- Original Paper
- Open Access
RETRACTED ARTICLE: Titanium particles damage osteocytes and inhibit osteoblast differentiation
Journal of Experimental Orthopaedics volume 7, Article number: 47 (2020)
to study the effect of titanium particles on MLO-Y4 and the effects of osteocytes alterations on osteoblasts.
cultured MLO-Y4 osteocytes were exposed to different concentrations of titanium (Ti) particles, cell viability was measured using the Cell Counting Kit-8 (CCK-8) assay, apoptosis of MLO-Y4 cells was evaluated by flow cytometry, Real-time PCR quantification of mRNA expression of SOST, at the same time with Western Blot detection sclerosteosis protein expression levels.MC3T3-E1 cells culture with MLO-Y4 cells exposed to different concentrations of titanium (Ti) particles in vitro, in order to detection of osteoblast osteogenetic activity.
Our results showed that Ti particles inhibited cell viability of MLO-Y4 osteocytes in a dose-dependent manner. Incubation with Ti particles caused apoptosis of MLO-Y4cells.Treatment with Ti particles significantly increased expression of the osteocytic marker SOST/sclerostin. Furthermore, treatment of MLO-Y4 cells with Ti particles produced a dose-dependent decrease in ALP activity and decreased mineralization of MC3T3-E1 cells through direct cell-cell contact.
Titanium particles damage osteocytes and inhibit osteoblast differentiation.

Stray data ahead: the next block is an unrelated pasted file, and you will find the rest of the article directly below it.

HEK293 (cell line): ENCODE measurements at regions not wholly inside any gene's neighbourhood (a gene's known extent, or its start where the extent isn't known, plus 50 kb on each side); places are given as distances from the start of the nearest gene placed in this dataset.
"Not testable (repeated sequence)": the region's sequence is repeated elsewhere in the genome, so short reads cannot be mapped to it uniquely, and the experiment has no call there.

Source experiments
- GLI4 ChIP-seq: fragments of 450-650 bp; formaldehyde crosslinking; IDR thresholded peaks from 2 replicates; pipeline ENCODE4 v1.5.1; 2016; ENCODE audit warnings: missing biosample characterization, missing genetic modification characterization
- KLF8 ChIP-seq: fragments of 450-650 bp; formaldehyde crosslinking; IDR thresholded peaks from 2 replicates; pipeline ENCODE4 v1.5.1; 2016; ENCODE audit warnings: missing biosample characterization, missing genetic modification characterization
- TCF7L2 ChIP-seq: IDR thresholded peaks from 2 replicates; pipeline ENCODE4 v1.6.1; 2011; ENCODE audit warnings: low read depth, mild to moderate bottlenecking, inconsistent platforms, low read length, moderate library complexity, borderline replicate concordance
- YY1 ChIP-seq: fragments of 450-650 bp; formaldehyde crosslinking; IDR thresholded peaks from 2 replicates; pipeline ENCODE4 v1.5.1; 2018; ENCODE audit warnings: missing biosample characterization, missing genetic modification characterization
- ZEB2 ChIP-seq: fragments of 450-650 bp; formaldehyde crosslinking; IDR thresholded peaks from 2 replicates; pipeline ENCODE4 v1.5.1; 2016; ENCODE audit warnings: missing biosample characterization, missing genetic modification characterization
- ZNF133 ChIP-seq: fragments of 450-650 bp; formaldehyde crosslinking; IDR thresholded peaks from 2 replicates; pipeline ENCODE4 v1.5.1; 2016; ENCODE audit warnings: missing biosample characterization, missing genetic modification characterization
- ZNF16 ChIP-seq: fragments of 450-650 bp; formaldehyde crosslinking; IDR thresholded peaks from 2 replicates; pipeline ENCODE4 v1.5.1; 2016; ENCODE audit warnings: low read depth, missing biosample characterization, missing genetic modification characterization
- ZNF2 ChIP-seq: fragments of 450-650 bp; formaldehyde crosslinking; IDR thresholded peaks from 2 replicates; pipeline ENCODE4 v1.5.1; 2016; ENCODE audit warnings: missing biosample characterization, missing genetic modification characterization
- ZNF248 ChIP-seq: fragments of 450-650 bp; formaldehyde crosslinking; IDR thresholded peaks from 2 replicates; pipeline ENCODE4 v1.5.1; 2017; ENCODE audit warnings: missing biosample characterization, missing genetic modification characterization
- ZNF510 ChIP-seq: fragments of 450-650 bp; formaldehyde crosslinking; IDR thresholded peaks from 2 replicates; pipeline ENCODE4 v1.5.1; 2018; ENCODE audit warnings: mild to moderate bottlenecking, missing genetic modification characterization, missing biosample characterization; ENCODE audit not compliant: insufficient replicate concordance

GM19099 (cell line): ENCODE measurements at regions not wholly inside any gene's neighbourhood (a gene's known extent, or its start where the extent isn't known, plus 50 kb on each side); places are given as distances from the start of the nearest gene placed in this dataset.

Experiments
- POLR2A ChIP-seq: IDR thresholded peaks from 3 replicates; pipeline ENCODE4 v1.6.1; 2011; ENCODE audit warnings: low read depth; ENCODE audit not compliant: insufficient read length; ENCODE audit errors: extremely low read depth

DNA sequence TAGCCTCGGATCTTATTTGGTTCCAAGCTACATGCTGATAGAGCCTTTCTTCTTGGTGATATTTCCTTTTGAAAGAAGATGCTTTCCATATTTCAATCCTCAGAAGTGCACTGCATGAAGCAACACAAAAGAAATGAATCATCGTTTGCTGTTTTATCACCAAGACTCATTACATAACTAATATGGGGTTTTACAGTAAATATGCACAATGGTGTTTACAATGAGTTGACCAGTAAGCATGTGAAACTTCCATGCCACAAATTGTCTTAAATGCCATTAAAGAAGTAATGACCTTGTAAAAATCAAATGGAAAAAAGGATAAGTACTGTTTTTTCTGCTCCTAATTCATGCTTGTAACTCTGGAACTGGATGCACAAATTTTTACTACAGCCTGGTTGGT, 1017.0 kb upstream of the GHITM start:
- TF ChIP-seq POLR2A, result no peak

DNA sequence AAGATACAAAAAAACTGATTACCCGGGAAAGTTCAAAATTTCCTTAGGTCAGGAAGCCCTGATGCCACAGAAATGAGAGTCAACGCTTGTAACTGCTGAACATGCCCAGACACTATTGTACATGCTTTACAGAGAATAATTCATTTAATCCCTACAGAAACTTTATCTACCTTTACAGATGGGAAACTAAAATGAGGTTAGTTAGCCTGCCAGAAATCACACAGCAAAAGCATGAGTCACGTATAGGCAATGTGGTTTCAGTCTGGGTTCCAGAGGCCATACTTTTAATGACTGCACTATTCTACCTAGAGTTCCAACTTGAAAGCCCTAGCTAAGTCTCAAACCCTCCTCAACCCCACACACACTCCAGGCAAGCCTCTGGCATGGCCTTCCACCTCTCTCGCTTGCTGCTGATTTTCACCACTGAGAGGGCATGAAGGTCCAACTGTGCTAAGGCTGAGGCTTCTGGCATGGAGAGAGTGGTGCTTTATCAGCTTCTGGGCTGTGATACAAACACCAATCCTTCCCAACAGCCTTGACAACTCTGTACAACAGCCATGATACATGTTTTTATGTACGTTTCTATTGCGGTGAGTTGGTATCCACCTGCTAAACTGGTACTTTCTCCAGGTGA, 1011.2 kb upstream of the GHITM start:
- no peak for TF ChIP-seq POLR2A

With the rapid increase in the number of joint replacements, the problem of aseptic loosening of the prosthesis is becoming more serious . Periprosthetic osteolysis, in which wear particles induce a biological reaction in histiocytes, is the most important factor in aseptic loosening. Wear particles generated from prosthetic implant materials can activate a wide variety of cell types surrounding the prosthesis, including fibroblasts, monocytes, macrophages, and osteoclasts [7, 15, 33], which release IL-1, IL-6, TNF-α, and other pro-inflammatory cytokines. These pro-inflammatory mediators further stimulate osteoclast differentiation and maturation, leading to bone resorption [2, 18, 34]. Wear debris not only disturbs the proliferation and differentiation of osteoblasts but also stimulate the expression of proinflammatory mediators involved in the interaction between osteoblasts and osteoclasts, such as MMPs and RANKL, suppressing bone formation [10, 12, 28]. Chronic cell activation upsets the delicate balance between bone formation and bone resorption, leading to periprosthetic osteolysis, a form of abnormal bone remodeling. However, the precise etiology of aseptic loosening still remains unclear.